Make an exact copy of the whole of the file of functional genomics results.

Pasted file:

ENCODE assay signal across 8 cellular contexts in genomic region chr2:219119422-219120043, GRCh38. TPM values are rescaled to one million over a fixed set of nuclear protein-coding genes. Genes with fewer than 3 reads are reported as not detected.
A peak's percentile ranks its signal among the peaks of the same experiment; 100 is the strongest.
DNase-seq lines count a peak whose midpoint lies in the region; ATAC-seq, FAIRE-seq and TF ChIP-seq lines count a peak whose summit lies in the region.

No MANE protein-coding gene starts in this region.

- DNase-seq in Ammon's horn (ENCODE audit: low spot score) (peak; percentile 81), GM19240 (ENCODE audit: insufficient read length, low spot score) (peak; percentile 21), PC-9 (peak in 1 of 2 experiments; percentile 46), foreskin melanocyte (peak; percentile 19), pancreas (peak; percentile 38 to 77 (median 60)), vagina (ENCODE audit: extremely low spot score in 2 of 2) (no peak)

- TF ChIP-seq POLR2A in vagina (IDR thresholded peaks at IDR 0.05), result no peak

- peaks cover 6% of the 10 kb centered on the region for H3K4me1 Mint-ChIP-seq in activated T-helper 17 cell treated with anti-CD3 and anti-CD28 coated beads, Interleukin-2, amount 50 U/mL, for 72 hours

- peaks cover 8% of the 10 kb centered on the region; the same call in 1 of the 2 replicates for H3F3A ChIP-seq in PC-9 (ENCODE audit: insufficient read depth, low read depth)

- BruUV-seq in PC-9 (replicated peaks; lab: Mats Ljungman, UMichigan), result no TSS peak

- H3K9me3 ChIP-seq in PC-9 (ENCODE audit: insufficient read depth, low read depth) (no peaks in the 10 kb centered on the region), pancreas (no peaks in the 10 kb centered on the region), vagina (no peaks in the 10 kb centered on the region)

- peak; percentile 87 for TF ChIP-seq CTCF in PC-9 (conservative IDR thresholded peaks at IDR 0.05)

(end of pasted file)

ENCODE assay signal across 8 cellular contexts in genomic region chr2:219119422-219120043, GRCh38. TPM values are rescaled to one million over a fixed set of nuclear protein-coding genes. Genes with fewer than 3 reads are reported as not detected.
A peak's percentile ranks its signal among the peaks of the same experiment; 100 is the strongest.
DNase-seq lines count a peak whose midpoint lies in the region; ATAC-seq, FAIRE-seq and TF ChIP-seq lines count a peak whose summit lies in the region.

No MANE protein-coding gene starts in this region.

- DNase-seq in Ammon's horn (ENCODE audit: low spot score) (peak; percentile 81), GM19240 (ENCODE audit: insufficient read length, low spot score) (peak; percentile 21), PC-9 (peak in 1 of 2 experiments; percentile 46), foreskin melanocyte (peak; percentile 19), pancreas (peak; percentile 38 to 77 (median 60)), vagina (ENCODE audit: extremely low spot score in 2 of 2) (no peak)

- TF ChIP-seq POLR2A in vagina (IDR thresholded peaks at IDR 0.05), result no peak

- peaks cover 6% of the 10 kb centered on the region for H3K4me1 Mint-ChIP-seq in activated T-helper 17 cell treated with anti-CD3 and anti-CD28 coated beads, Interleukin-2, amount 50 U/mL, for 72 hours

- peaks cover 8% of the 10 kb centered on the region; the same call in 1 of the 2 replicates for H3F3A ChIP-seq in PC-9 (ENCODE audit: insufficient read depth, low read depth)

- BruUV-seq in PC-9 (replicated peaks; lab: Mats Ljungman, UMichigan), result no TSS peak

- H3K9me3 ChIP-seq in PC-9 (ENCODE audit: insufficient read depth, low read depth) (no peaks in the 10 kb centered on the region), pancreas (no peaks in the 10 kb centered on the region), vagina (no peaks in the 10 kb centered on the region)

- peak; percentile 87 for TF ChIP-seq CTCF in PC-9 (conservative IDR thresholded peaks at IDR 0.05)